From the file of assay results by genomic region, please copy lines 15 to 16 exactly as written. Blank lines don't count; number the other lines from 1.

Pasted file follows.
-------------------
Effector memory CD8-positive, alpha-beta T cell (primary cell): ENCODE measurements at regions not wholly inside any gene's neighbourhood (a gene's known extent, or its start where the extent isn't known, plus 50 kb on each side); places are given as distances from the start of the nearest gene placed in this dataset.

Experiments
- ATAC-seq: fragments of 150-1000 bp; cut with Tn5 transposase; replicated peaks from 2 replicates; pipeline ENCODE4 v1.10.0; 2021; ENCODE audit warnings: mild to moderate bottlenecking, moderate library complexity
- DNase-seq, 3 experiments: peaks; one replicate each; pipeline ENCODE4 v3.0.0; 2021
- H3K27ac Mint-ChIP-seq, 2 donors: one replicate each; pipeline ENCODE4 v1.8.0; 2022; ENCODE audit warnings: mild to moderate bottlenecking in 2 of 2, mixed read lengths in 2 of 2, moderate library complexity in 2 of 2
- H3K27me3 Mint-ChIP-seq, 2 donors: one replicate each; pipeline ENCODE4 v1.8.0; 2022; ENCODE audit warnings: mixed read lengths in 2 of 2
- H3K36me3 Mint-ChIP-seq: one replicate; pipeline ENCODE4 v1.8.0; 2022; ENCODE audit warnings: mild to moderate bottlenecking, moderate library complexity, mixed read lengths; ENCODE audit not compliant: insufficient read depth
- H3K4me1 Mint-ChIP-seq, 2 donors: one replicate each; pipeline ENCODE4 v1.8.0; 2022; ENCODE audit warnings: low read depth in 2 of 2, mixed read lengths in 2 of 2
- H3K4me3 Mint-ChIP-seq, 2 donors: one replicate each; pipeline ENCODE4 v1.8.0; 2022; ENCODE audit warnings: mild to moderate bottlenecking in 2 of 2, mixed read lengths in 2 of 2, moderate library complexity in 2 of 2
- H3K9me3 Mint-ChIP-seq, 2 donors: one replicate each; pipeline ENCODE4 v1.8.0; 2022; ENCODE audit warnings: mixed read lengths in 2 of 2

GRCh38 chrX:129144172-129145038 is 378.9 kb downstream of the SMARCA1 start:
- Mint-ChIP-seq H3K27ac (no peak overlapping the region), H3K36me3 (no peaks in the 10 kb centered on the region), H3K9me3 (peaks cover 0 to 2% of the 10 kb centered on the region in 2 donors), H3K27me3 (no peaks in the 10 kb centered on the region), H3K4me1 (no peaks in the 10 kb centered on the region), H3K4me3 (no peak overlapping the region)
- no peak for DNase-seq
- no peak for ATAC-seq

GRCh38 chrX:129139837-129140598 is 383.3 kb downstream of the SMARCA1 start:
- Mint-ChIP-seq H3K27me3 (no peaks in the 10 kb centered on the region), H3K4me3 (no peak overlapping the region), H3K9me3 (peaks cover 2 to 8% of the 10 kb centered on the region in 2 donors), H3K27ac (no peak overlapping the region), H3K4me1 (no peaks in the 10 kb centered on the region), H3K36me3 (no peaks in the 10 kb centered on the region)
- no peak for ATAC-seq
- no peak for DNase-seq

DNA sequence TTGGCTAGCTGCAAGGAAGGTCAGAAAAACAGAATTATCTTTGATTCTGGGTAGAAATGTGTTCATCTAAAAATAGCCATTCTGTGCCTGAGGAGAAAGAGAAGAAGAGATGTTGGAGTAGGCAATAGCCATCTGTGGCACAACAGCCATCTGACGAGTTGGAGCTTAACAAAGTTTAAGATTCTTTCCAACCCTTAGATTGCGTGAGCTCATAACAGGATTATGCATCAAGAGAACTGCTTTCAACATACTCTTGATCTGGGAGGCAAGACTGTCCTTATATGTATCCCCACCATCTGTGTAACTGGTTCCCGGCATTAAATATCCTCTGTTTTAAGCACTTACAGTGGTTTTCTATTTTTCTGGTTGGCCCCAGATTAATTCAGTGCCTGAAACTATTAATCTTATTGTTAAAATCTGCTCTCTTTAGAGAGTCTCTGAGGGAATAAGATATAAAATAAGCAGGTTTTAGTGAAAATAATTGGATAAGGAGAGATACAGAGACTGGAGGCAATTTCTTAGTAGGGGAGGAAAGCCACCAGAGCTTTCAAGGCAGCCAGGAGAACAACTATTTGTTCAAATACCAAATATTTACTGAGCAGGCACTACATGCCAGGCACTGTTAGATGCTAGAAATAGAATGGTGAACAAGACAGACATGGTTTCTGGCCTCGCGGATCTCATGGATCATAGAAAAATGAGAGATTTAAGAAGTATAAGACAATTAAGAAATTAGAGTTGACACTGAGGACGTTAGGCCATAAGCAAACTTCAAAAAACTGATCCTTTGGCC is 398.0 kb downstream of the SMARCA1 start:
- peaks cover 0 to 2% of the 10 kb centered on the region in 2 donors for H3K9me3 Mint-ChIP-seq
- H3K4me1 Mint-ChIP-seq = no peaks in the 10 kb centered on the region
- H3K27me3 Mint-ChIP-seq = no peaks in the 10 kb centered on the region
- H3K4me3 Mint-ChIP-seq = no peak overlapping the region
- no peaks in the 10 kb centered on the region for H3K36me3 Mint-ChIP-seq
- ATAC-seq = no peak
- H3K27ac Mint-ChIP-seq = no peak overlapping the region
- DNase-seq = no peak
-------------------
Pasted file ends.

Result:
GRCh38 chrX:129139837-129140598 is 383.3 kb downstream of the SMARCA1 start:
- Mint-ChIP-seq H3K27me3 (no peaks in the 10 kb centered on the region), H3K4me3 (no peak overlapping the region), H3K9me3 (peaks cover 2 to 8% of the 10 kb centered on the region in 2 donors), H3K27ac (no peak overlapping the region), H3K4me1 (no peaks in the 10 kb centered on the region), H3K36me3 (no peaks in the 10 kb centered on the region)